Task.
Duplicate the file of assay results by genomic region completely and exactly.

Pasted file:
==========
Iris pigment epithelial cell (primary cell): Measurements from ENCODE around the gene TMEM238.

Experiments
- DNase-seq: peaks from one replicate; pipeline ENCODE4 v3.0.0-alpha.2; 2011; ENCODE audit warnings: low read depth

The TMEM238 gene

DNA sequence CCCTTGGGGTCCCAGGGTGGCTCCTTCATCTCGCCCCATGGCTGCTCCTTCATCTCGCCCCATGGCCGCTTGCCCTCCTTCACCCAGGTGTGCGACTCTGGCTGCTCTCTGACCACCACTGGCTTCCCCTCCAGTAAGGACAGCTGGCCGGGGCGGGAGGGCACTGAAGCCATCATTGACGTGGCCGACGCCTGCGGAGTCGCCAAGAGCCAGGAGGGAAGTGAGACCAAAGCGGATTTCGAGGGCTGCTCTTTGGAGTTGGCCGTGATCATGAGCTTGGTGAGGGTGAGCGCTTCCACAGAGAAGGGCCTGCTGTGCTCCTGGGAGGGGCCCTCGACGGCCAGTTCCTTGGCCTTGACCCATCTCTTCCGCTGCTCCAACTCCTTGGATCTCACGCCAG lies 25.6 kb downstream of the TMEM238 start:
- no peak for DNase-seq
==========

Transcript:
Iris pigment epithelial cell (primary cell): Measurements from ENCODE around the gene TMEM238.

Experiments
- DNase-seq: peaks from one replicate; pipeline ENCODE4 v3.0.0-alpha.2; 2011; ENCODE audit warnings: low read depth

The TMEM238 gene

DNA sequence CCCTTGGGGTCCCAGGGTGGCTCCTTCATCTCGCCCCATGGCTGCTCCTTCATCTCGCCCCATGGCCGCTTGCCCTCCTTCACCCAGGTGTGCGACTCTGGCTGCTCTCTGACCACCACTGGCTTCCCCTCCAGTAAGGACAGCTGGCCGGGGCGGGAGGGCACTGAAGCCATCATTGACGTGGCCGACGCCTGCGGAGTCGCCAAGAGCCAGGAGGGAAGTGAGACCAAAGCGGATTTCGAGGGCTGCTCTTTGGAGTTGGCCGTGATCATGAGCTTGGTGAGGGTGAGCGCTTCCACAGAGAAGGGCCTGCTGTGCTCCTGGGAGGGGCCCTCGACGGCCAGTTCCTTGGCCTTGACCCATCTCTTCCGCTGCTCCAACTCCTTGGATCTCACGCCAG lies 25.6 kb downstream of the TMEM238 start:
- no peak for DNase-seq